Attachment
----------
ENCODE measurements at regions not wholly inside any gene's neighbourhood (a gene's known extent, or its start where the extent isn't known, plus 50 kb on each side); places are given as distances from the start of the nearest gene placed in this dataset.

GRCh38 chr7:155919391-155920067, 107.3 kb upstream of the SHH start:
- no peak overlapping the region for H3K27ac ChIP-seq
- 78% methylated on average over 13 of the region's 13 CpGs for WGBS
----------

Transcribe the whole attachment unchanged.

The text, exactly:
ENCODE measurements at regions not wholly inside any gene's neighbourhood (a gene's known extent, or its start where the extent isn't known, plus 50 kb on each side); places are given as distances from the start of the nearest gene placed in this dataset.

GRCh38 chr7:155919391-155920067, 107.3 kb upstream of the SHH start:
- no peak overlapping the region for H3K27ac ChIP-seq
- 78% methylated on average over 13 of the region's 13 CpGs for WGBS